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Reviewed by:
  • The Youngest Marcher: The Story of Audrey Faye Hendricks, a Young Civil Rights Activist by Cynthia Levinson
  • Deborah Stevenson, Editor
Levinson, Cynthia The Youngest Marcher: The Story of Audrey Faye Hendricks, a Young Civil Rights Activist; illus. by Vanessa Brantley Newton. Atheneum, 201740p
Trade ed. ISBN 978-1-4814-0070-1 $17.99
E-book ed. ISBN 978-1-4814-0071-8 $10.99 R 6-9 yrs

As described in this nonfiction picture book, Audrey Faye Hendricks was only nine when Birmingham began jailing African Americans for fighting segregation and the Reverend James Bevel called for young people to pack the jails so full that no more protesters could be added. Audrey leapt to join the effort, so off she went for a protest march and a subsequent uncomfortable week in juvenile hall, but after only five days the Birmingham jails were full, and Audrey was thrilled when the television in the detention dayroom showed her “black people stroll[ing] straight into stores and restaurants like they belonged there.” This is, perhaps of necessity, an oversimplified summation of the event that will leave kids with questions, but Audrey’s third-person perspective is well represented and storytold, with short, punchy sentences especially vivid in conveying individual testimony and movement goals. Newton’s digital illustrations combine hand-drawn lines with patterned elements and smooth saturated colors. The focus on the protesters’ polish and presentability is effective, but it’s implausible that the kids’ clothes still looked quite so perky after several days in jail. Levinson’s older title We’ve Got a Job is a more thorough look at the historic event, but this could be an introduction to a more in-depth look or a youth-aimed note in a discussion of the civil rights movement. An author’s note provides more detail about Audrey Faye Hendricks, and a timeline is appended, along with a recipe for Audrey’s mother’s “Hot Rolls Baptized in Butter”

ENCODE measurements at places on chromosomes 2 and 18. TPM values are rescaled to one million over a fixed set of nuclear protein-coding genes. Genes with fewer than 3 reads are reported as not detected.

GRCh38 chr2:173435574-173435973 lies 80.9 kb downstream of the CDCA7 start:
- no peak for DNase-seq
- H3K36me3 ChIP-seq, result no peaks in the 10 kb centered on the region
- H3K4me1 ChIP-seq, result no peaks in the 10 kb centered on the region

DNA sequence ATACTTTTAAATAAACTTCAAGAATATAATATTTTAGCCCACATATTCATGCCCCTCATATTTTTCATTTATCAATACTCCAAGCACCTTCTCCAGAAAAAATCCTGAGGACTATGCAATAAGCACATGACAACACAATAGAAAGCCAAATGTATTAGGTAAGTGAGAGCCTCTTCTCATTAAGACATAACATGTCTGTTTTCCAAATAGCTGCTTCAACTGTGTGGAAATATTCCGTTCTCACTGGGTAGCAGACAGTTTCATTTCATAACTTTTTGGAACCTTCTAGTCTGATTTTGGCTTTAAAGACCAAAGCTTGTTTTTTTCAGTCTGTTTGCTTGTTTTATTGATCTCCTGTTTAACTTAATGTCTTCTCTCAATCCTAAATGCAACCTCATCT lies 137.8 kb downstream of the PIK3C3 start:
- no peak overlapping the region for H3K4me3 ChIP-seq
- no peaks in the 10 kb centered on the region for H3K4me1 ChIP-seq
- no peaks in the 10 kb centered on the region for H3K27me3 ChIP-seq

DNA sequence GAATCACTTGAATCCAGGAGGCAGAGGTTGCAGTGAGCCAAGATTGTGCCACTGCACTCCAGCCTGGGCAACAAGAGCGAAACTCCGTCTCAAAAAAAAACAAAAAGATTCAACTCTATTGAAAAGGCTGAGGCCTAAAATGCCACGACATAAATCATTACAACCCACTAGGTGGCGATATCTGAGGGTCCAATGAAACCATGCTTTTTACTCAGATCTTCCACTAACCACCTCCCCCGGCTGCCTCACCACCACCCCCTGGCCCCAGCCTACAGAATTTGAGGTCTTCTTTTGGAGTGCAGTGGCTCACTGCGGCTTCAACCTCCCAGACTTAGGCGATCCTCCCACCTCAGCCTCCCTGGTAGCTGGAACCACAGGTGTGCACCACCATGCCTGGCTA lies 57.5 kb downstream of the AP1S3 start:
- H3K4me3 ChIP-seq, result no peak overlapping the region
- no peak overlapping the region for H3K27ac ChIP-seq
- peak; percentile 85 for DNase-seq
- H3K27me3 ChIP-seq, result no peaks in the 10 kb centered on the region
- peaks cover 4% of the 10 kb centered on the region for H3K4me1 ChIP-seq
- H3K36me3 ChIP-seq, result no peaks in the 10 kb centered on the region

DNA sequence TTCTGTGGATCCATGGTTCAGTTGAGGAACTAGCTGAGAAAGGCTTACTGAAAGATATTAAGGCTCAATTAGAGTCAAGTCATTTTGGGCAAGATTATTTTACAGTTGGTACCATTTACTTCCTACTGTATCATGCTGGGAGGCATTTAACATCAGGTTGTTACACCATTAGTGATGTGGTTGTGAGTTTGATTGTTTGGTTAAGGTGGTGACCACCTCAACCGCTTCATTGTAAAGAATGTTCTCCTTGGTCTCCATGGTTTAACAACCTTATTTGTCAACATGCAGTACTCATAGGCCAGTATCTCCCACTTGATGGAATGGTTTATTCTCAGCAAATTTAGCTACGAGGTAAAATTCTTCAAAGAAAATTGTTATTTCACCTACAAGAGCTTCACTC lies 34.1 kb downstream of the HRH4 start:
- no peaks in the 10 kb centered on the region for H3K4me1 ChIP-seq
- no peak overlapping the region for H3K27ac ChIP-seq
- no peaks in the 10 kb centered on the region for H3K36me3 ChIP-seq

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p. 272
Launched on MUSE
Open Access
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